WJV  Vol.4 No.2 , May 2014
Increased Susceptibility to Pneumococcal Disease in Sjögren Syndrome Patients
Abstract: Susceptibility to pneumococcal infections in Sj?gren syndrome (SS)―an autoimmune inflammatory disease―patients is not well known, although these patients frequently develop respiratory diseases. The relative risk of developing pneumococcal disease in SS patients versus diabetes mellitus type 2 (DM-2) patients, matched by age, gender, and length of enrolment was studied. From January 1998 to September 2013 the records of Donostia University Hospital were analyzed, which among other patient’s data includes: number and type of hospital admissions and number and type of laboratory determinations. Streptococcus pneumoniae isolates of the same serotype causing recurrent infections were characterized by PFGE. The study comprised 127 patients in the SS group (69 primary and 58 secondary) and 127 in the DM-2 group as control. In 12 SS patients, (9.4%) 22 pneumococcal disease episodes were detected. Two patients (1.6%) with a single episode each one were observed among DM-2 patients, p = 0.01, RR for SS patients 6 (95% CI 1.4 to 26.3). No differences could be demonstrated between the two groups of patients in infections caused by Staphylococcus aureus or Streptococcus agalactiae. Most pneumococcal serotypes in SS patients belonged to the 13-valent (50%) and 23-valent (75%) anti-pneumococcal vaccine. SS patients are associated with and increased risk of suffering from pneumococcal disease. Vaccination should be considered in this group of patients.
Cite this paper: Ercibengoa, M. , Alonso, M. , Marimón, J. , Sáenz-Domínguez, J. and Pérez-Trallero, E. (2014) Increased Susceptibility to Pneumococcal Disease in Sjögren Syndrome Patients. World Journal of Vaccines, 4, 45-49. doi: 10.4236/wjv.2014.42007.

[1]   Ogutcen-Toller, M., Gedik, R., Gedik, S. and Goze, F. (2012) Sjögren’s Syndrome: A Case Report and Review of the Literature. West Indian Medical Journal, 61, 305-308.

[2]   Ramos-Casals, M., Solans, R., Rosas, J., Camps, M.T., Gil, A., Del-Pino, J., et al. (2008) Primary Sjögren Syndrome in Spain: Clinical and Immunological Expression in 1010 Patients. Medicine, 87, 210-219.

[3]   Amital, H., Govoni, M., Maya, R., et al. (2008) Role of Infectious Agents in Systemic Rheumatic Diseases. Clinical and Experimental Rheumatology, 26, S27-S32.

[4]   Igoe, A. and Scofield, R.H. (2013) Autoimmunity and Infection in Sjögren’s Syndrome. Current Opinion in Rheumatology, 25, 480-487.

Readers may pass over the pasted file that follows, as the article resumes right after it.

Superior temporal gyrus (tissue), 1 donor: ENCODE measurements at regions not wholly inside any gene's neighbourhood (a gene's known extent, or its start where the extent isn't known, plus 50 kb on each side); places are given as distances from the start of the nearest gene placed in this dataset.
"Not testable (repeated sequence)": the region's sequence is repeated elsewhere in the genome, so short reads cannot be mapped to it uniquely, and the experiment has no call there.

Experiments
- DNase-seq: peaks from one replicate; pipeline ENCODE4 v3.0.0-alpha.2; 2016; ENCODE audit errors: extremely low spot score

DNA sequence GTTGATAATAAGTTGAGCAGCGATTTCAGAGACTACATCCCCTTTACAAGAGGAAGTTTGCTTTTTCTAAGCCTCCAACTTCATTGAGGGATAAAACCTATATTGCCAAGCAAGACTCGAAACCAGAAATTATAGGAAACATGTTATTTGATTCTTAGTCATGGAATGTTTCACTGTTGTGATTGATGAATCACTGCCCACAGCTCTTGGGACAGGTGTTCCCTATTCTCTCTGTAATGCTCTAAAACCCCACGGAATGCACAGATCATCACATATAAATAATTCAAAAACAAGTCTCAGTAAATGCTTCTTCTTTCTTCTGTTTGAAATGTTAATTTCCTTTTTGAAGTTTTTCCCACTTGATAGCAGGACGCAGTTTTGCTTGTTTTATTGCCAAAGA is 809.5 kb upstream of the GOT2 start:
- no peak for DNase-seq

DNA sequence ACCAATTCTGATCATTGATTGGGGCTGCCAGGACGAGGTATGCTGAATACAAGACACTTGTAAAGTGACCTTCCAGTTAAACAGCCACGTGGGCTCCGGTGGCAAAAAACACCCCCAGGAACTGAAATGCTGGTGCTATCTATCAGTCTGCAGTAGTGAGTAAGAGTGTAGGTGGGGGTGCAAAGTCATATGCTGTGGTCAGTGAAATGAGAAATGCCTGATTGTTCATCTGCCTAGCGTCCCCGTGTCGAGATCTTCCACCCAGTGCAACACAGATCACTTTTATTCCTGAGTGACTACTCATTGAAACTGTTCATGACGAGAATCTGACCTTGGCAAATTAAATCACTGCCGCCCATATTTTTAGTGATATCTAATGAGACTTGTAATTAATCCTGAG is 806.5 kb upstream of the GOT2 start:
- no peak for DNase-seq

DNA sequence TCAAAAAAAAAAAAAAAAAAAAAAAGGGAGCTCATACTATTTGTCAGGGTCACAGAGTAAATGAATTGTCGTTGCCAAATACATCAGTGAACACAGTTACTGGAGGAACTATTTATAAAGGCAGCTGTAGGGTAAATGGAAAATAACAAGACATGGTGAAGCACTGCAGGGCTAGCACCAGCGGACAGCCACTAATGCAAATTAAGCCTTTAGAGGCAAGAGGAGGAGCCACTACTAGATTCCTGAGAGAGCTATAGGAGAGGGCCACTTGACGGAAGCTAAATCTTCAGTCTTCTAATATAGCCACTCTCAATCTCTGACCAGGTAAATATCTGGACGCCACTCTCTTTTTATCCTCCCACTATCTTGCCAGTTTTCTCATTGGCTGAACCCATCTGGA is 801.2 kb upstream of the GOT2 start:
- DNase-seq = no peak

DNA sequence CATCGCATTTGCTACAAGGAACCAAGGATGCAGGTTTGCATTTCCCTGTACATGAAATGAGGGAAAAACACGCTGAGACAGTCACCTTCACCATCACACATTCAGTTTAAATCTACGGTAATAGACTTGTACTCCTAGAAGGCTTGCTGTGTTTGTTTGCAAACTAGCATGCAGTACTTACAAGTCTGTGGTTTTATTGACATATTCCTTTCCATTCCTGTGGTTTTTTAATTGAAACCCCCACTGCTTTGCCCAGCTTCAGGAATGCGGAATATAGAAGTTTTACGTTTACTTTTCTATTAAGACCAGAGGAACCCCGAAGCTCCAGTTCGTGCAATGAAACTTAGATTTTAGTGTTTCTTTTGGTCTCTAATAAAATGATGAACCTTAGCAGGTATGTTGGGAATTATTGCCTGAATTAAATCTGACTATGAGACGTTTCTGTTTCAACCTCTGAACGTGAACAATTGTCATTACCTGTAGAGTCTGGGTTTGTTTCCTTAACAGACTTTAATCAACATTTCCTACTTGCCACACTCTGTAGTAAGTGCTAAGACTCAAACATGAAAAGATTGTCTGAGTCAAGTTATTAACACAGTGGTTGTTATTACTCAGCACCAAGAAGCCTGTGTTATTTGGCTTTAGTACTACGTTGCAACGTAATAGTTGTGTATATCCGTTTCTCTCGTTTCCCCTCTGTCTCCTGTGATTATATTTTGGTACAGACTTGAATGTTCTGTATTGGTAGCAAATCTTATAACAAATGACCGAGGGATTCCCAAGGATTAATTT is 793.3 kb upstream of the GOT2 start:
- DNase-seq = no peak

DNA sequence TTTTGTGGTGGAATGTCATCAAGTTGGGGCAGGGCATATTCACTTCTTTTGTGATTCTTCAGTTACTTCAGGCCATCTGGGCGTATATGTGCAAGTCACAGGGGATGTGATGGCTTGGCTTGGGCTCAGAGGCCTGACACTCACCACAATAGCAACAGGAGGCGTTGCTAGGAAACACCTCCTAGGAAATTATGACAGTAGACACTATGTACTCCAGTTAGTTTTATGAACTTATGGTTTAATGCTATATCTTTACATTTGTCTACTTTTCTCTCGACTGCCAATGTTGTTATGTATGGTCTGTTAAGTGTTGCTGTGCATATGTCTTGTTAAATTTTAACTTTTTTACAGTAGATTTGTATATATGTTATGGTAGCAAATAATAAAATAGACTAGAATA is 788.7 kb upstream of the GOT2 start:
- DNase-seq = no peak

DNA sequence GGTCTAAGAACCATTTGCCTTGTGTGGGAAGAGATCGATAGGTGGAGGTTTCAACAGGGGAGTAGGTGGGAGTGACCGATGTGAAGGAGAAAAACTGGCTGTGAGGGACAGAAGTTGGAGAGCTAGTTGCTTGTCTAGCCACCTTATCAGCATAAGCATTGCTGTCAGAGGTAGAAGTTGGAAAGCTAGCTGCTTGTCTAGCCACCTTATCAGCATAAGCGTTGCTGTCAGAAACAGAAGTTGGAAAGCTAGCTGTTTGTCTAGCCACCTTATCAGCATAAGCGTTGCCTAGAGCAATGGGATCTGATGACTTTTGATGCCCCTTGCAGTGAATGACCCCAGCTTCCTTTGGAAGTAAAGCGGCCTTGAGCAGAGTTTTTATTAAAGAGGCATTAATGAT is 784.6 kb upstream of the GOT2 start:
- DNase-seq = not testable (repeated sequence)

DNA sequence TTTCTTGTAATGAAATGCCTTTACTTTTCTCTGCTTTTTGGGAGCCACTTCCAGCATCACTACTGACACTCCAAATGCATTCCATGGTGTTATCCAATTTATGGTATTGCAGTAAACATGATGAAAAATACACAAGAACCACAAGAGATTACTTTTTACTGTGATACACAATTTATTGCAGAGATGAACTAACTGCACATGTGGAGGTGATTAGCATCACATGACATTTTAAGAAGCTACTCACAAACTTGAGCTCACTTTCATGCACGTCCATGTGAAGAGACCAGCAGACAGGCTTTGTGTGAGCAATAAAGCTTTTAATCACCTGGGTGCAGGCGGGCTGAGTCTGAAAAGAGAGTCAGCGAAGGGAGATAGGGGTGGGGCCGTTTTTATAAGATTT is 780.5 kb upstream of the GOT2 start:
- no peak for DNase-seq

[5]   Ross, S.C. and Densen, P. (1984) Complement Deficiency States and Infection: Epidemiology, Pathogenesis and Consequences of Neisserial and Other Infections in an Immune Deficiency. Medicine (Baltimore), 63, 243-273.

[6]   Chang, Y.S., Liu, C.J., Ou, S.M., Hu, Y.W., Chen, T.J., Lee, H.T., et al. (2013) Tuberculosis Infection in Primary Sjögren’s Syndrome: A Nationwide Population-Based Study. Clinical Rheumatology, 33, 377-383.

[7]   Joshi, N., Caputo, G.M., Weitekamp, M.R. and Karchmer, A.W. (1999) Infections in Patients with Diabetes Mellitus. The New England Journal of Medicine, 341, 1906-1912.

[8]   Davis, T.M., Weerarathne, T., Foong, Y., Mason, C. and Davis, W.A. (2005) Community-Acquired Infections in Type 2 Diabetic Patients and Their Nondiabetic Partners. The Fremantle Diabetes Study. Journal of Diabetes and Its Complications, 19, 259-263.

[9]   Thomsen, R.W., Hundborg, H.H., Lervang, H.H., Johnsen, S.P., Schonheyder, H.C. and Sorensen, H.T. (2004) Risk of Community-Acquired Pneumococcal Bacteraemia in Patients with Diabetes: a Population 180 Based Case-Control Study. Diabetes Care, 27, 1143-1147.

[10]   Kornum, J.B., Thomsen, R.W., Riis, A., Lervang, H.H., Schonheyder, H.C. and Sorensen, H.T. (2008) Diabetes, Glycaemic Control, and Risk of Hospitalization with Pneumonia: A Population-Based Case-Control Study. Diabetes Care, 31, 1541-1545.

[11]   Martinez, P.J., Mathews, C., Actor, J.K., Hwang, S.A., Brown, E.L., De Santiago, H.K., et al. (2014) Impaired 185 CD4+ and T-Helper 17 Cell Memory Response to Streptococcus pneumoniae Is Associated with Elevated Glucose and Percent Glycated Hemoglobin A1c in Mexican Americans with Type 2 Diabetes Mellitus. Translational Research, 163, 53-63.

[12]   Vitali, C., Bombardieri, S., Jonsson, R., Moutsopoulos, H.M., Alexander, E.L., Carsons, S.E., et al. (2002) Classification Criteria for Sjögren’s Syndrome: A Revised Version of the European Criteria Proposed by the American-European Consensus Group. Annals of the Rheumatic Diseases, 61, 554-558.

[13]   Theander, E., Manthorpe, R. and Jacobsson, L.T.H. (2004) Mortality and Causes of Death in Primary Sjögren’s Syndrome: A Prospective Cohort Study. Arthritis & Rheumatology, 50, 1262-1269.

[14]   Urowitz, M.B., Gladman, D.D., Abu-Shakra, M. and Farewell, V.T. (1997) Mortality Studies in Systemic Lupus Erythematosus: Results from a Single Center. III. Improved Survival over 24 Years. The Journal of Rheumatology, 24, 1061-1065.

[15]   Centers for Disease Control and Prevention (2013) Vaccines and Preventable Diseases: Pneumococcal Vaccination.

[16]   Public Health England (2013) Pneumococcal: The Green Book, Chapter 25.

[17]   Anonymous (1981) Pneumococcal Vaccination for Patients with Sjögren’s Syndrome. JAMA, 245, 2288.

[18]   Wotton, C.J. and Goldacre, M.J. (2012) Risk of Invasive Pneumococcal Disease in People Admitted to Hospital with Selected Immune-Mediated Diseases: Record Linkage Cohort Analyses. Journal of Epidemiology & Community Health, 66, 1177-1181.